GAS & PETROLEUM TECHNOLOGY
you oil your bike chain or skateboard bearings, or put a quart of
10-40W in the family car, do you wonder where the oil comes from?
A gas and petroleum technologist not only knows where it comes from,
but also is involved in many of the technical activities that go
into its production.
As a gas and petroleum technologist, you could specialize in gas
and petroleum, geological or geophysical studies, exploration and
production, or transmission and distribution. Your knowledge and
training would be applied to petroleum drilling, production procedures,
formation evaluation and reservoir engineering.
You might be involved in sizing equipment and setting procedures
necessary for the production of oil and gas, or calculating and
compiling production statistics from various tests required for
the evaluation of projects.
Some of the activities you might do as a technologist in
this field are:
- Directing the work required in assembling the mechanical and
electrical testing instruments used at the well-site
- Measuring and recording pressures, temperatures and flow rates
at production facilities
- Analyzing the mud that is extracted through boreholes during
- Calculating the optimum consistency of mud required for different
- Designing well completions (including casing designs, and cementing
volumes and pressures)
- Sizing gas dehydration and hydrate suppression equipment
- Specifying surface equipment (separators, treaters and storage
vessels for gas gathering facilities)
- Specifying artificial lift systems to suit well conditions
- Calculating well deliverability, hydrocarbon reserves (through
volumetric, material balance and decline curve analysis), and
the economic viability of various projects and procedures
- Making recommendations regarding specific techniques for removing
solids and water from the oil or for increasing well production
- Correlating well logs
- Assisting in well stimulations
- Enhancing recovery project design Performing reservoir surveillance
- Submitting reports to government and regulatory agencies
How Much Will You Earn?
How Does the Future Look?
The employment outlook in this occupation is expected to be average
compared to other occupations. The majority of jobs can be found
in Alberta, with some in British Columbia, offshore in the Maritimes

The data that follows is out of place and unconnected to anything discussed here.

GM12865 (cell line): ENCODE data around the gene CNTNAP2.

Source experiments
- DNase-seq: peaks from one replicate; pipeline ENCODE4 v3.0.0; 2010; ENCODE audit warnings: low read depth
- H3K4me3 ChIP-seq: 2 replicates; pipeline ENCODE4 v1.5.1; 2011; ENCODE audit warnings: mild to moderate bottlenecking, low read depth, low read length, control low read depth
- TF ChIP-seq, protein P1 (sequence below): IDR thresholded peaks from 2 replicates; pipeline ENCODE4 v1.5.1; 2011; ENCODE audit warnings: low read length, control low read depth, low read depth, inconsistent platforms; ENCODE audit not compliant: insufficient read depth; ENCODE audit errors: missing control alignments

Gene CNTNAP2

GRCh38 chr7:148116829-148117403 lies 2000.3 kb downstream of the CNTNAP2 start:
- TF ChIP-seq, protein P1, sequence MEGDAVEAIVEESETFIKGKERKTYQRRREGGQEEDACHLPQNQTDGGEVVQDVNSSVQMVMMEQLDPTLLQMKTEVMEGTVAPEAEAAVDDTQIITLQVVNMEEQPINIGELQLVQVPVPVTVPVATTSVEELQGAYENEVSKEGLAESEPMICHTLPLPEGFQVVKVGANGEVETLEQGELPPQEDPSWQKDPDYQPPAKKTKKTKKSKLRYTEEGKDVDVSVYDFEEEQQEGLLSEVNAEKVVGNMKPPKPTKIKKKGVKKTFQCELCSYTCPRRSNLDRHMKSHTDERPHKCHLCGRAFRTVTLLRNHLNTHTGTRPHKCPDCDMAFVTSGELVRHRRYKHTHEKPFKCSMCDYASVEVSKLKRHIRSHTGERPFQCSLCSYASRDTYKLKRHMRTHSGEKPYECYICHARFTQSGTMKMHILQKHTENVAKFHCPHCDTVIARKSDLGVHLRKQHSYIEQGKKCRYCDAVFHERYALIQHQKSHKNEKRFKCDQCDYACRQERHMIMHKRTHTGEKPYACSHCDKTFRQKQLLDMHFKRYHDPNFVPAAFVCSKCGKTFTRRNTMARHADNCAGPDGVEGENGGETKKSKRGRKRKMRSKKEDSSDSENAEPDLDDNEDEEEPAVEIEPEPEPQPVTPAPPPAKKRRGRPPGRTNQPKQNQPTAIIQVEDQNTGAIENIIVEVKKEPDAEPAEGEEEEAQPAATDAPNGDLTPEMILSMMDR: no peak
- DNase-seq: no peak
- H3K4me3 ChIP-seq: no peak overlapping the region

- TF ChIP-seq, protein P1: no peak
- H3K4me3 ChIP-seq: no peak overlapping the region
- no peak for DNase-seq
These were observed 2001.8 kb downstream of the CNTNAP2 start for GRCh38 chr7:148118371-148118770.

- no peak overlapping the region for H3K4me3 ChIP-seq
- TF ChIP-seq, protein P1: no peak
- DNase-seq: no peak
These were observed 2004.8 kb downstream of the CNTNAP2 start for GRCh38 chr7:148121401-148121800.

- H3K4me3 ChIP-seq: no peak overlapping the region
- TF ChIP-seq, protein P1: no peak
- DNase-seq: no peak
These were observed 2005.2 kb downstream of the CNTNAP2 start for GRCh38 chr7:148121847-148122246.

and in the Northwest Territories. Opportunities are also available
How Can You Get Started?
In high school, be sure to take courses in English, chemistry,
physics and mathematics.
What Will You Need?
To pursue this career you should have an aptitude for the sciences,
particularly chemistry, physics and mathematics. You will need
good oral and written communication skills, and you should be
comfortable working alone as well as on a team.
You should enjoy working with tools and instruments at tasks
that require precision, analyzing data and finding innovative
solutions to problems and taking charge of situations. You should
also be willing to relocate.
Post Secondary Possibilities
Gas & Petroleum
- Programs listed are those accredited by the Applied Science
Technologists & Technicians of British Columbia (ASTTBC); check
www.asttbc.org for updates
on accredited programs.
- Check with your career facilitator or counsellor for other
sources of information applicable to education options for this
- Salary figures indicated in the 'How Much Will You Earn?' section
are extracted from ASTTBC's Member Compensation Survey or other
Canadian sources applicable to the specific technology discipline.
These figures are representative only; actual figures will vary
depending on academic training, practical experience, job responsibilities
and location of employment.
- The TechWORKS! web site is an important online resource and
provides links to career information that will be of interest
to students pursuing a career in technology.